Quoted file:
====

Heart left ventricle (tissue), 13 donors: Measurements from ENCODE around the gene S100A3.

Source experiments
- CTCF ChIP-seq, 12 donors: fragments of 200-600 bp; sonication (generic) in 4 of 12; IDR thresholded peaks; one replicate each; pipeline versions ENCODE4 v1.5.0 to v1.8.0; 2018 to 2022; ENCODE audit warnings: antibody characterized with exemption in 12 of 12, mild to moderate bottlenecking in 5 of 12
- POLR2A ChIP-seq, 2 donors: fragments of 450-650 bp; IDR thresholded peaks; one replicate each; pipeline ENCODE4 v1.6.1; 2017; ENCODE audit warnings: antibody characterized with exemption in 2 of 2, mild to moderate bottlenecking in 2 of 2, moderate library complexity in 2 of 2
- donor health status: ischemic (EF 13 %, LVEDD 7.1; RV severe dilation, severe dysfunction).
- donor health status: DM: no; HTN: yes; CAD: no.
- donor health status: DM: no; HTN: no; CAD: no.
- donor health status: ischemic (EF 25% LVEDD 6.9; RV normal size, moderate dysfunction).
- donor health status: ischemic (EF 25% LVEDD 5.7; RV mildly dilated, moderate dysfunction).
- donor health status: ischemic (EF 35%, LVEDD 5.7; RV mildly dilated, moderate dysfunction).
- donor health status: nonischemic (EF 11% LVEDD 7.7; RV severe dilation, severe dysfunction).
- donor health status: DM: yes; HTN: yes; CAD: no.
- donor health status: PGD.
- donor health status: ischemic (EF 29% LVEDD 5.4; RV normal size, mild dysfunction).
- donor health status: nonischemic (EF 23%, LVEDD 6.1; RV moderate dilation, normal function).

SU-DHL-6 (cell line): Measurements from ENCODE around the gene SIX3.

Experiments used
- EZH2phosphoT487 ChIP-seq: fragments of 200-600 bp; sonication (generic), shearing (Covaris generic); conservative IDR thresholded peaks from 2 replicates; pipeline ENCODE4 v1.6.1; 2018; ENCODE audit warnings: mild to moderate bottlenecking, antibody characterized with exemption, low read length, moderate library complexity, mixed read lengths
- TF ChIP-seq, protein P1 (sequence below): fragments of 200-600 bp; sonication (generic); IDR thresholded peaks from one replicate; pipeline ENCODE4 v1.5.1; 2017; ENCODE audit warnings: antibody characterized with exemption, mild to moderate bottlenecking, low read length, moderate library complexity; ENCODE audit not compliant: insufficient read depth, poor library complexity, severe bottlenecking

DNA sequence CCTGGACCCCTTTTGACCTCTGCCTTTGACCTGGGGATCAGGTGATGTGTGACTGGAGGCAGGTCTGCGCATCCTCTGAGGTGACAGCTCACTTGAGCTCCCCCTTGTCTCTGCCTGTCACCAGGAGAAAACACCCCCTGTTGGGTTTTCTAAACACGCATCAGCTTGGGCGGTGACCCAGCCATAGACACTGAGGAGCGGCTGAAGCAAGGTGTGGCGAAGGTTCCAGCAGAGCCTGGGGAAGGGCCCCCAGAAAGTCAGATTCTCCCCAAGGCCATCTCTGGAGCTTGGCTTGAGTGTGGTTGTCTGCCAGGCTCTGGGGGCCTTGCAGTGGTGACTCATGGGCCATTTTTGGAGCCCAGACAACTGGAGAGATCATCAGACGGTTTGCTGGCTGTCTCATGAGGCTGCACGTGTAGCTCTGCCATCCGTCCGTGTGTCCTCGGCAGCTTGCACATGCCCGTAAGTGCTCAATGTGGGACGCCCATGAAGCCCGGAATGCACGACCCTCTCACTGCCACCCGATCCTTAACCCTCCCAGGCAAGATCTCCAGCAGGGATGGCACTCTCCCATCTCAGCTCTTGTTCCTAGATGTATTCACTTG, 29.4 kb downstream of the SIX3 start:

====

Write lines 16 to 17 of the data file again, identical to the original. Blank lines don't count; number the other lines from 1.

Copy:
SU-DHL-6 (cell line): Measurements from ENCODE around the gene SIX3.

Experiments used